Technically, an ERC20 token mint is not an “incoming internal transaction” — there’s no actual send or call into the recipient — but incoming internal transactions can have the same effect. If an event is not generated by a calling contract — and in many cases, events are not generated even when value is exchanged — the receiving account can be granted ownership of something of value without being made aware.
If the smart contracts do not generate events for value transfers, there is no way for the receiving address to know about it without watching every transaction. Watching every transaction, looking for transactions of interest, is quite difficult. (See my article, The Trace Data Problem for some context.)
If one wishes to be truly anal retentive (and for some reason, I do, I have no idea why), one must replay every trace (traces are nearly identical to internal transactions). In order to know that an unknown smart contract granted your account ownership of something, you have to be constantly vigilant.
It’s kind of ridiculous. I know!
Before this post runs into an infinite length, I’ll move on to the final word…
Getting full and accurate account-specific list of transactions (and therefore token balances) from Ethereum is hard. It’s also slow. It is so slow, in fact, that it’s nearly unusable. One simply cannot replay the entire chain every time one wishes to account for a different address. There are some solutions, but none of them good.
The two most obvious solutions are: (1) make a duplicate copy of the blockchain data including all traces and build a giant database index, or (2) keep the data on the node, do not duplicate it, and figure out some way to make scanning the chain palatable. (This is what QuickBlocks does. It’s not as fast as a database index, but it’s faster than a raw scan of the entire chain, and it’s tremendously smaller than duplicating the data and creating an index.)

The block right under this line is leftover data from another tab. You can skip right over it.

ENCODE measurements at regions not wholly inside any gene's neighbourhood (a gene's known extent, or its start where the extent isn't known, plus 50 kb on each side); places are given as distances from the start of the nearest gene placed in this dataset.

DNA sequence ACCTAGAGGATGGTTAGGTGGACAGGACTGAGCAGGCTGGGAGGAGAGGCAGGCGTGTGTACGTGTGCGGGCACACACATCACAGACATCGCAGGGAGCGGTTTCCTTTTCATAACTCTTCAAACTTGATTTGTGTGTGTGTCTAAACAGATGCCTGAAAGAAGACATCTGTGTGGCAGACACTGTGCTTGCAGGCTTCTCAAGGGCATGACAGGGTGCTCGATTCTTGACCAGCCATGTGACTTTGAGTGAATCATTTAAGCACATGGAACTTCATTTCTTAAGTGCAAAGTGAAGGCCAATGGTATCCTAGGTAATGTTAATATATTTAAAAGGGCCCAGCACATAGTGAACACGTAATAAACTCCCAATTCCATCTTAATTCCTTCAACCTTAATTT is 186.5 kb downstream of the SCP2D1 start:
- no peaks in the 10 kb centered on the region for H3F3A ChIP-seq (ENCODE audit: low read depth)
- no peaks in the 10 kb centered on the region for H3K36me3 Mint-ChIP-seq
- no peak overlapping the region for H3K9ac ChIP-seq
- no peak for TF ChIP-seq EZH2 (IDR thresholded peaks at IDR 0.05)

If one chooses the first path, one will almost certainly be forced to use some sort of gigantic cloud computer. The index alone will be many gigabytes. And it only gets bigger over time (can you say sharding?). Worse, you have to store duplicate data, and furthermore, 99% of the data you’re storing will never be used. You’re accounting for specific accounts, not the entire chain. Most likely, your customers are only interested in the data from their accounts.
If that’s not bad enough, as soon as sharding happens the “duplicate copy of the blockchain” solution will be shit out of luck. If the data size is
X prior to sharding, it will be
100 * X after sharding. The only viable solution if one chooses this first path will be to centralize the data and try to sell it (either directly through an API or through advertising).
Web 2.0 is dead. Long live Web 2.0. I only have to present EtherScan as my first exhibit to support this claim.
If, instead, one chooses the second path, and tries to make accessing the node-stored data faster, so that your solution remains decentralized, you quickly realize that the code literally wants to be open sourced. If you’re going to keep your code closed source, why not go all the way and centralize? That path is far easier and delivers the data far faster.
I’m out of Words
I’m hungry, and I’ve nearly run out of words, so I’ll end with a final thought. Developers are left with a conundrum: either decentralize and be forced to open source your code or centralize it thereby eliminating the reason we all got into this thing to being with. This, I think, is why there’s currently no viable solution to the problem. There is no appealing path forward.
I’ve now officially run out of words. If you’ve made it this far, I guess you’re happy about that. I’ll say three more words…
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Thomas Jay Rush owns the software company QuickBlocks whose primary project is also called QuickBlocks, a collection of software libraries and applications enabling real-time, per-block smart contract monitoring and analytics to the Ethereum blockchain. Contact him through the website.